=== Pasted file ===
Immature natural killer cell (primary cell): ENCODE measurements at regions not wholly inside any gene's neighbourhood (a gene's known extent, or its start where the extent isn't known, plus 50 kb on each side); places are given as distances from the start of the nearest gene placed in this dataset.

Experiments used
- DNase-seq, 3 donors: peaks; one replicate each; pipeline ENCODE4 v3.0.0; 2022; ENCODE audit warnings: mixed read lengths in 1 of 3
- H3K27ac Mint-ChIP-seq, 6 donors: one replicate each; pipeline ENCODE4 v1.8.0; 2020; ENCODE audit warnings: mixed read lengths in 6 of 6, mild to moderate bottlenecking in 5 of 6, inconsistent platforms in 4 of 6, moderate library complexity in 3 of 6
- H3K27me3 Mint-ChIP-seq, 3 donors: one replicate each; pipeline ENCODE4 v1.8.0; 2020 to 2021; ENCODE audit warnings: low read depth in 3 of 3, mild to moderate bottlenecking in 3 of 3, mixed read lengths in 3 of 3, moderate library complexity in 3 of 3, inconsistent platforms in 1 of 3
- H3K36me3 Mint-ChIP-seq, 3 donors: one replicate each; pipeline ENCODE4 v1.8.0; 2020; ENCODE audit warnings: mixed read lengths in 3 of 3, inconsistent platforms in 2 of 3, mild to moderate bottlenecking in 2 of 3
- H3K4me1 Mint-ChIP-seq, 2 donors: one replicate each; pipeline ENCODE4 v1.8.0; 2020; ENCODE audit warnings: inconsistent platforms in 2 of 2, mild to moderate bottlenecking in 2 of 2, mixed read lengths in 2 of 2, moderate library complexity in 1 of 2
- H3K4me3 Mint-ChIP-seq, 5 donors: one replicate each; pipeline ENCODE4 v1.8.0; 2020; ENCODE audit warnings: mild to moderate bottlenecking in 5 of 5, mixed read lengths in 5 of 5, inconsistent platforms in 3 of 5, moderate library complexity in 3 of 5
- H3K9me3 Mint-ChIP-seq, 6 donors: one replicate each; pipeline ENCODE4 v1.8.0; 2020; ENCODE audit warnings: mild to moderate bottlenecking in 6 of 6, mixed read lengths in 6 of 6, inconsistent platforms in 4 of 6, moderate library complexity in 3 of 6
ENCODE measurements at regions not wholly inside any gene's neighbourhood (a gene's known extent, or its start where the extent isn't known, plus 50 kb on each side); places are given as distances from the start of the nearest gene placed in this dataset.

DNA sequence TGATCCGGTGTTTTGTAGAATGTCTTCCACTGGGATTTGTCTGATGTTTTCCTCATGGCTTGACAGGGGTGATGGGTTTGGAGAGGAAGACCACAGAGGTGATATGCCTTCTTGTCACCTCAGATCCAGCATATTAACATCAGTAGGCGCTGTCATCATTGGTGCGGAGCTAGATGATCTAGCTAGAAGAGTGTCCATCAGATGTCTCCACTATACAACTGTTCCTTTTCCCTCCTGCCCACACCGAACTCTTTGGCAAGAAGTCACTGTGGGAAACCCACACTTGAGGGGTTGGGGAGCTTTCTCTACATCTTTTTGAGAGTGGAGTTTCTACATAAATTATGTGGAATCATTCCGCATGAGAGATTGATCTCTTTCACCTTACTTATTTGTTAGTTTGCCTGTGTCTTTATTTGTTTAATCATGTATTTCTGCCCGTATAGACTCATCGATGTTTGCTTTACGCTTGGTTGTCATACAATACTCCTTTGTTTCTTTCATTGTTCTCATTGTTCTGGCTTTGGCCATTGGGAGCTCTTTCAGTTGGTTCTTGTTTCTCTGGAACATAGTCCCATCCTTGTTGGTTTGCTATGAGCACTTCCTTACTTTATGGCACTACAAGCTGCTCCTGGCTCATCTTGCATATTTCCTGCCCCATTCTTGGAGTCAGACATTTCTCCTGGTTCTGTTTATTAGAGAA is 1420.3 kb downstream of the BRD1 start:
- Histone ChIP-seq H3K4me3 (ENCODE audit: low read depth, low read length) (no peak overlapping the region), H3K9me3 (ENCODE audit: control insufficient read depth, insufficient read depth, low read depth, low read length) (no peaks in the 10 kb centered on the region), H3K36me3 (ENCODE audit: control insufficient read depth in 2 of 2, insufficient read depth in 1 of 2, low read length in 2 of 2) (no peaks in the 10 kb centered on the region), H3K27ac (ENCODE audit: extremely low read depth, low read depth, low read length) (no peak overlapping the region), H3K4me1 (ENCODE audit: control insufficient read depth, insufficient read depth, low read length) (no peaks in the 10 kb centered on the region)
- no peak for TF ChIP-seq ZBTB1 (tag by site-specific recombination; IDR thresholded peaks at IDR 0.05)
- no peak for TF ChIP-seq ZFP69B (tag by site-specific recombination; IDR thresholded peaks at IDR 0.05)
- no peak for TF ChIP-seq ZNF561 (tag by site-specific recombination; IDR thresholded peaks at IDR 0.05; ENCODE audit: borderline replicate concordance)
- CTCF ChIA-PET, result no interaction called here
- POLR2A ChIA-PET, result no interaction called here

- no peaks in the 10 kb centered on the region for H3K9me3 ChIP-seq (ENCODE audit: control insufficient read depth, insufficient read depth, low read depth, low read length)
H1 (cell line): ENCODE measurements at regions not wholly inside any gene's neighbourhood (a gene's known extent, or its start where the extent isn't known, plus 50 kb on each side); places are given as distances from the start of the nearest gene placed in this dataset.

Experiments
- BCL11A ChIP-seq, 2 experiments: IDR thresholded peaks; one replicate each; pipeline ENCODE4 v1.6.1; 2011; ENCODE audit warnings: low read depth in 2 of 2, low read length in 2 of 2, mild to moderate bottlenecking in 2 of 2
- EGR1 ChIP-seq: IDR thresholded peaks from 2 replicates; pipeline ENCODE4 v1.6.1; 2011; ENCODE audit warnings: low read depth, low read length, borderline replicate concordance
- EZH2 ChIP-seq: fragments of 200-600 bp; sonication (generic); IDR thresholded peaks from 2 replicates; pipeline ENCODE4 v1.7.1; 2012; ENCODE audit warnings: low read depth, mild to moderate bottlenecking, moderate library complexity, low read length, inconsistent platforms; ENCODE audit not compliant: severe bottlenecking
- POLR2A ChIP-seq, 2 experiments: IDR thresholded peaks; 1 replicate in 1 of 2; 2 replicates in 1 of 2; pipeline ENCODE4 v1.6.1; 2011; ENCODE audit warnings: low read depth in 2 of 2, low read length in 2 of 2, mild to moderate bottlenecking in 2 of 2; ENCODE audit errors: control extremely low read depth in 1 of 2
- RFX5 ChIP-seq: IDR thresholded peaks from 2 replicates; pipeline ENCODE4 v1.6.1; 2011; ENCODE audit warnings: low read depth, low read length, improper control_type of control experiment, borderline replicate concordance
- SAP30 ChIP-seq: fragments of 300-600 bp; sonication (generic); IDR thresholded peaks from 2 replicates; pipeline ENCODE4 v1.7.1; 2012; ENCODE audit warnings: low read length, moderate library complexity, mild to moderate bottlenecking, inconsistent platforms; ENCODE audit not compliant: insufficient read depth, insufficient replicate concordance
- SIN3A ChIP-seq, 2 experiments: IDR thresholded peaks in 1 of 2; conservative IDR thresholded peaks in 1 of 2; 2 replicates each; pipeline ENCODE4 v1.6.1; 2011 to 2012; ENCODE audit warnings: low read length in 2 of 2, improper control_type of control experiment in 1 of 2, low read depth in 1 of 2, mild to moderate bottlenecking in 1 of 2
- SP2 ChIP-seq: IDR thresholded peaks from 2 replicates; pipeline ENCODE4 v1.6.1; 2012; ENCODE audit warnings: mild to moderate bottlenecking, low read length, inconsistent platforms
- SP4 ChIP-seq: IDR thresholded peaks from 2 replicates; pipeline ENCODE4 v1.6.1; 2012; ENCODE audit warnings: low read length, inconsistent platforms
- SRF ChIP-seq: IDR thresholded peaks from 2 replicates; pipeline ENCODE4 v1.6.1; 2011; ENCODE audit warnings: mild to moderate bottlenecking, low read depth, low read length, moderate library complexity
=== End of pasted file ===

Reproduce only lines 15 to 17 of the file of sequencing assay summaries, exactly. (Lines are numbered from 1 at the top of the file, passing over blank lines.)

- no peak for TF ChIP-seq ZNF561 (tag by site-specific recombination; IDR thresholded peaks at IDR 0.05; ENCODE audit: borderline replicate concordance)
- CTCF ChIA-PET, result no interaction called here
- POLR2A ChIA-PET, result no interaction called here